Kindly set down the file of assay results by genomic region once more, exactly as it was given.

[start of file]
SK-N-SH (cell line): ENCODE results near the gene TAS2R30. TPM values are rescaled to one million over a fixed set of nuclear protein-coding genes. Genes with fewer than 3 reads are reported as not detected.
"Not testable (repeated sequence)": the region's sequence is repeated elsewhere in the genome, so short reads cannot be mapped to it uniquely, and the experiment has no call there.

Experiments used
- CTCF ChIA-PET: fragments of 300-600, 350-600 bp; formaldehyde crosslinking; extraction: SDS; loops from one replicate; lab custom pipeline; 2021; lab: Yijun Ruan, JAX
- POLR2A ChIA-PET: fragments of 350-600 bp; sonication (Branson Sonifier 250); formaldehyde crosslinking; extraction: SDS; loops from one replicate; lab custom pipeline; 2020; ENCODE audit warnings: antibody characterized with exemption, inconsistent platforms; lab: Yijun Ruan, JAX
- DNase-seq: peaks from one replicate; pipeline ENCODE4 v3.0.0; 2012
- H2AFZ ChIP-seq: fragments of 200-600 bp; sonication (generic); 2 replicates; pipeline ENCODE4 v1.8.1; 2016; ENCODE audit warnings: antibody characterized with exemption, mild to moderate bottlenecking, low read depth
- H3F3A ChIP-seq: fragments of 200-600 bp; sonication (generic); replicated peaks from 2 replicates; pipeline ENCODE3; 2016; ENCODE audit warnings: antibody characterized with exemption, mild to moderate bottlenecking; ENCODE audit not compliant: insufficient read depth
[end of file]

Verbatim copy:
SK-N-SH (cell line): ENCODE results near the gene TAS2R30. TPM values are rescaled to one million over a fixed set of nuclear protein-coding genes. Genes with fewer than 3 reads are reported as not detected.
"Not testable (repeated sequence)": the region's sequence is repeated elsewhere in the genome, so short reads cannot be mapped to it uniquely, and the experiment has no call there.

Experiments used
- CTCF ChIA-PET: fragments of 300-600, 350-600 bp; formaldehyde crosslinking; extraction: SDS; loops from one replicate; lab custom pipeline; 2021; lab: Yijun Ruan, JAX
- POLR2A ChIA-PET: fragments of 350-600 bp; sonication (Branson Sonifier 250); formaldehyde crosslinking; extraction: SDS; loops from one replicate; lab custom pipeline; 2020; ENCODE audit warnings: antibody characterized with exemption, inconsistent platforms; lab: Yijun Ruan, JAX
- DNase-seq: peaks from one replicate; pipeline ENCODE4 v3.0.0; 2012
- H2AFZ ChIP-seq: fragments of 200-600 bp; sonication (generic); 2 replicates; pipeline ENCODE4 v1.8.1; 2016; ENCODE audit warnings: antibody characterized with exemption, mild to moderate bottlenecking, low read depth
- H3F3A ChIP-seq: fragments of 200-600 bp; sonication (generic); replicated peaks from 2 replicates; pipeline ENCODE3; 2016; ENCODE audit warnings: antibody characterized with exemption, mild to moderate bottlenecking; ENCODE audit not compliant: insufficient read depth